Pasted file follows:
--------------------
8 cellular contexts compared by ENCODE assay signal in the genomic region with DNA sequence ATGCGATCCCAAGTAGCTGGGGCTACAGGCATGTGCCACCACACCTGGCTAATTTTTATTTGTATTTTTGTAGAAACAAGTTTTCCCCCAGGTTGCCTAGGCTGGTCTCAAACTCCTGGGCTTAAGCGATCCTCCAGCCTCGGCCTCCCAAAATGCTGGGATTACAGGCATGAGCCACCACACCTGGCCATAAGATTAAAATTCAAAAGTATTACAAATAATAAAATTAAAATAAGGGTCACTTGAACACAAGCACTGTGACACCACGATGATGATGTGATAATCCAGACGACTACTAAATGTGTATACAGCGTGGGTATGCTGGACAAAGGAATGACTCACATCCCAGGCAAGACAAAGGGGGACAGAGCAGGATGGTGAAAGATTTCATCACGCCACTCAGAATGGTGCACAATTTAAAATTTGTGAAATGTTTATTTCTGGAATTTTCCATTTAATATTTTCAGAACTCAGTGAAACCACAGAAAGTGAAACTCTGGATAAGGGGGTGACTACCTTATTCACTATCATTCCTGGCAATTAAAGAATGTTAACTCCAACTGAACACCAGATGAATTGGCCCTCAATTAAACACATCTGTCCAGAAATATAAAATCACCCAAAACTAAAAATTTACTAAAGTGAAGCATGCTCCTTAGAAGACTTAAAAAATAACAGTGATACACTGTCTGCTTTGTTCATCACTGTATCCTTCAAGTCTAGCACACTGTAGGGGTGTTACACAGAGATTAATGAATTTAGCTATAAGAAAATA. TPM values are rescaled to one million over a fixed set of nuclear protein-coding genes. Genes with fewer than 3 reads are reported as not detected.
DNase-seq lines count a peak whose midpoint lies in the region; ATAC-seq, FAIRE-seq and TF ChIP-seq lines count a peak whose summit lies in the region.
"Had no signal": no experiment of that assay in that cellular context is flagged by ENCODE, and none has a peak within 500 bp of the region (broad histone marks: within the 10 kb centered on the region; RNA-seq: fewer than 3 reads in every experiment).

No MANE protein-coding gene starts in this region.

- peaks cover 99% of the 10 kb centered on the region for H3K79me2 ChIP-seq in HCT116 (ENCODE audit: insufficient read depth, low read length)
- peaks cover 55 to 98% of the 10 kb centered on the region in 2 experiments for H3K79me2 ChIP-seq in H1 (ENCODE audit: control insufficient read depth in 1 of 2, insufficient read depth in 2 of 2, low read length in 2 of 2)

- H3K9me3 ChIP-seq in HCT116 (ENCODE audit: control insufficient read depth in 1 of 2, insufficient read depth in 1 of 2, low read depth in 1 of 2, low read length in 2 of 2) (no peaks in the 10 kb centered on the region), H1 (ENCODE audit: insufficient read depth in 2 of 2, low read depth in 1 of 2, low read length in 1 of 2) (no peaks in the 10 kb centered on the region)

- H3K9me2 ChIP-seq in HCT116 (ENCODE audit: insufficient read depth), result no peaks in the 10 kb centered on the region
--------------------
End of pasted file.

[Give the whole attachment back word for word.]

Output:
8 cellular contexts compared by ENCODE assay signal in the genomic region with DNA sequence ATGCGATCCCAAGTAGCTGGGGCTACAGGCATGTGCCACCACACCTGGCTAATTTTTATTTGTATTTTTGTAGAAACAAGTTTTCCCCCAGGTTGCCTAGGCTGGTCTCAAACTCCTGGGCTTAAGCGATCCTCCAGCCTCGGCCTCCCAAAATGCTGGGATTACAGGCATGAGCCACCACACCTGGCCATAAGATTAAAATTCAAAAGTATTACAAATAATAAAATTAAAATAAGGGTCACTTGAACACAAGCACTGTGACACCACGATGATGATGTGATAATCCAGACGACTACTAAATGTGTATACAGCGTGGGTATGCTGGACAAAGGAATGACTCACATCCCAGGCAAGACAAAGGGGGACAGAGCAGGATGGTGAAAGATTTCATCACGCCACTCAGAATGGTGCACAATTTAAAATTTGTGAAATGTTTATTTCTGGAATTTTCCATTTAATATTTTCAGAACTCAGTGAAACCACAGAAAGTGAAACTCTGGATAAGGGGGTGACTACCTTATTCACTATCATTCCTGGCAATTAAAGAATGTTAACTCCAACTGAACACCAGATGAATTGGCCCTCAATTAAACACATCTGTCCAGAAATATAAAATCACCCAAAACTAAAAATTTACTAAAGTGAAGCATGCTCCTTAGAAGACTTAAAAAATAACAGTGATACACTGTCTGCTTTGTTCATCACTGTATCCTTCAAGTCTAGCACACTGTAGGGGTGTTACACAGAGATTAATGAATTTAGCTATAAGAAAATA. TPM values are rescaled to one million over a fixed set of nuclear protein-coding genes. Genes with fewer than 3 reads are reported as not detected.
DNase-seq lines count a peak whose midpoint lies in the region; ATAC-seq, FAIRE-seq and TF ChIP-seq lines count a peak whose summit lies in the region.
"Had no signal": no experiment of that assay in that cellular context is flagged by ENCODE, and none has a peak within 500 bp of the region (broad histone marks: within the 10 kb centered on the region; RNA-seq: fewer than 3 reads in every experiment).

No MANE protein-coding gene starts in this region.

- peaks cover 99% of the 10 kb centered on the region for H3K79me2 ChIP-seq in HCT116 (ENCODE audit: insufficient read depth, low read length)
- peaks cover 55 to 98% of the 10 kb centered on the region in 2 experiments for H3K79me2 ChIP-seq in H1 (ENCODE audit: control insufficient read depth in 1 of 2, insufficient read depth in 2 of 2, low read length in 2 of 2)

- H3K9me3 ChIP-seq in HCT116 (ENCODE audit: control insufficient read depth in 1 of 2, insufficient read depth in 1 of 2, low read depth in 1 of 2, low read length in 2 of 2) (no peaks in the 10 kb centered on the region), H1 (ENCODE audit: insufficient read depth in 2 of 2, low read depth in 1 of 2, low read length in 1 of 2) (no peaks in the 10 kb centered on the region)

- H3K9me2 ChIP-seq in HCT116 (ENCODE audit: insufficient read depth), result no peaks in the 10 kb centered on the region